It is understood that the last thing any landscaper or gardener wants is to have weeds emerge as their new lawn develops and matures. Applying weed killer, though, is not as simple as putting it down at the first site of weeds. Rather, careful planning and consideration of your lawn's new growth is key to ridding the lawn of the weeds--not the grass.
About New Lawns
Depending on the intended use of a new lawn, different types of grasses may be planted. For high-traffic areas, durable turf grasses are ideal to plant, but for decorative, showy sections of a landscape that would not be walked upon, finely textured ornamental grasses may be selected.
Decreasing the occurrence of weeds in your new lawn begins before the grass seeds are sowed into the soil. According to the University of Minnesota, preparation of the soil will not only promote healthy turf development, but it will also reduce the lawn's future maintenance.
Soil preparation includes removing existing weeds and plants, applying weed killers that would not prevent new grass seeds from growing and enriching the soil with soil enhancements that will promote the growth of a healthy new lawn.
Weed Killers Kill New Lawns
Whether starting a new lawn from seed or sod, the wrong time to apply weed killer is at the start of a new lawn. Weed killers halt the establishment of the grass's root systems, and since the new grass is easily vulnerable to stress in its early stages, weed killers may kill the grass as it would weeds.
Some weed-halt products--preemergence herbicides--work by forming a barrier over the surface of the soil at the base of the grass. This barrier will also prevent new grass from emerging from the soil. (See References 3)
The best time to apply weed control is before planting a new lawn. The weed control will have time to seep into the soil and destroy established and emerging weeds. Remember to leave adequate time between a weed killer treatment and planting your new lawn, and It is best to follow the manufacturer’s instruction for these products. After the recommended time, planting a new lawn will be a virtually weed-free project.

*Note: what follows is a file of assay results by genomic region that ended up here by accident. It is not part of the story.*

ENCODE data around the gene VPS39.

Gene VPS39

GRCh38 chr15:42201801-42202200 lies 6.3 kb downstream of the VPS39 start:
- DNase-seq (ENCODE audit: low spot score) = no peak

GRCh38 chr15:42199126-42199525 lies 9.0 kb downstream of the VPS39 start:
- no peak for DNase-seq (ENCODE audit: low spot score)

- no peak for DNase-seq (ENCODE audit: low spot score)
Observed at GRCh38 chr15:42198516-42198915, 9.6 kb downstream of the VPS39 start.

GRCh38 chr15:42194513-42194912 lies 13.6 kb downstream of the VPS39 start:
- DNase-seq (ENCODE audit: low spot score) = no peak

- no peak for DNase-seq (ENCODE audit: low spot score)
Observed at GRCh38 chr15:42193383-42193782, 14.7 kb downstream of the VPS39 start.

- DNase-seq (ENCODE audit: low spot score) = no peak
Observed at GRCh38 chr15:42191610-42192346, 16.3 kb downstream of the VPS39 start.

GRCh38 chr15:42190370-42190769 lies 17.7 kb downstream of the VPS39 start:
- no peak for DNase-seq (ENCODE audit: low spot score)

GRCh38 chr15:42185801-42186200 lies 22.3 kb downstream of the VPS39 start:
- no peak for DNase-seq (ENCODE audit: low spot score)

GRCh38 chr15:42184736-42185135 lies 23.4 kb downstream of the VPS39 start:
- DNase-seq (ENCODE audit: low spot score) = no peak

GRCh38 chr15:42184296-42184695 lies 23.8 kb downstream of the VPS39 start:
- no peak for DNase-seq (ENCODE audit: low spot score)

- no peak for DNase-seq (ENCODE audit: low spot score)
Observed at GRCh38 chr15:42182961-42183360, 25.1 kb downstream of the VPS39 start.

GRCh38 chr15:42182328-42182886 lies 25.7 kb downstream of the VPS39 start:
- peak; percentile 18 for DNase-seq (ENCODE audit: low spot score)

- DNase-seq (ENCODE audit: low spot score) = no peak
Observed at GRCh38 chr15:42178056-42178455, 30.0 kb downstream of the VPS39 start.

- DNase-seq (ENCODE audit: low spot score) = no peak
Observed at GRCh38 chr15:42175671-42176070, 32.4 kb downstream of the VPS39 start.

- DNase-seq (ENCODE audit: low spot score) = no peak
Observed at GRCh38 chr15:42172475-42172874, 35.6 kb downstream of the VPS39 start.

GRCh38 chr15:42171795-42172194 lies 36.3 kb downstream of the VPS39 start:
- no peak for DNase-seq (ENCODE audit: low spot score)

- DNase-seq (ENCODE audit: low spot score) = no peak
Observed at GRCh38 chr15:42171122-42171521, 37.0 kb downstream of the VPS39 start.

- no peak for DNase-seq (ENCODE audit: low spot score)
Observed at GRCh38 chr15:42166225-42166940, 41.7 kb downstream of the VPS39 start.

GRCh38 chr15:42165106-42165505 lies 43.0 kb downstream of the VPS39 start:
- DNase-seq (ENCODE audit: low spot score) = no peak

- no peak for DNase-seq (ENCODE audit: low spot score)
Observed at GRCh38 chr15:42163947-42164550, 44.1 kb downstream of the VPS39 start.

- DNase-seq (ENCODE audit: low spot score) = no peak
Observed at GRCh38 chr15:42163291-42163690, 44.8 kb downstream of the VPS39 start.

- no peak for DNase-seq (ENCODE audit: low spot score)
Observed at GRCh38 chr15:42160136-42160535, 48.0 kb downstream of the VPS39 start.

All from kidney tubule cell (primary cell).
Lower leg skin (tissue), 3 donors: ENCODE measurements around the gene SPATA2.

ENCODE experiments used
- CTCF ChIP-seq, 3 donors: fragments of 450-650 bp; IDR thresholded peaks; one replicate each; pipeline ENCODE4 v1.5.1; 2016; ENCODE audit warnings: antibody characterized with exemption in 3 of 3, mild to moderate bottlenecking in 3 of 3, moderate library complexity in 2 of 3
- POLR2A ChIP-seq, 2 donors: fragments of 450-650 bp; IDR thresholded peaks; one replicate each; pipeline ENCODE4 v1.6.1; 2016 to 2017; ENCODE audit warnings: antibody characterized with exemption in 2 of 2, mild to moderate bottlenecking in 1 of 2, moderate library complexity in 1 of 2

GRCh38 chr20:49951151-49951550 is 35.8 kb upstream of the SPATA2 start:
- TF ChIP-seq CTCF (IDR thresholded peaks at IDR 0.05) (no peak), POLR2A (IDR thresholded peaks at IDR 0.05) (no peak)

According to Yardcare.com, some natural ways of preventing weeds in a new lawn include selecting a good quality topsoil that is weed-free, choosing high-quality grass seed mixes that do not have weed seeds in the bag and sowing the seeds in a thick layer to crowd out the germination of any weed seeds.
Once the new lawn is established, regular mowing at heights of 2-1/2 to 3 inches will prevent weed seeds from germinating or growing, and periodic watering to just moisten dry soil are ways to stunt the formation of weeds on a new lawn.
- Fertilize New Bermuda Grass
- Remove Weeds and Grass in Cracks and Crevices
- Calculate Yards of Topsoil Needed
- Plant a Lawn From Seed & Newspaper
- Water New Bermuda Sod
- Overseed With Bermuda Grass
- Overseed Kentucky Bluegrass
- Seed Bermuda Grass in Texas
- New Sod Problems
- Care of New Bermuda Sod
- Get Rid of Wide Blade Grass in Your Lawn
- Treat Weeds on New Sod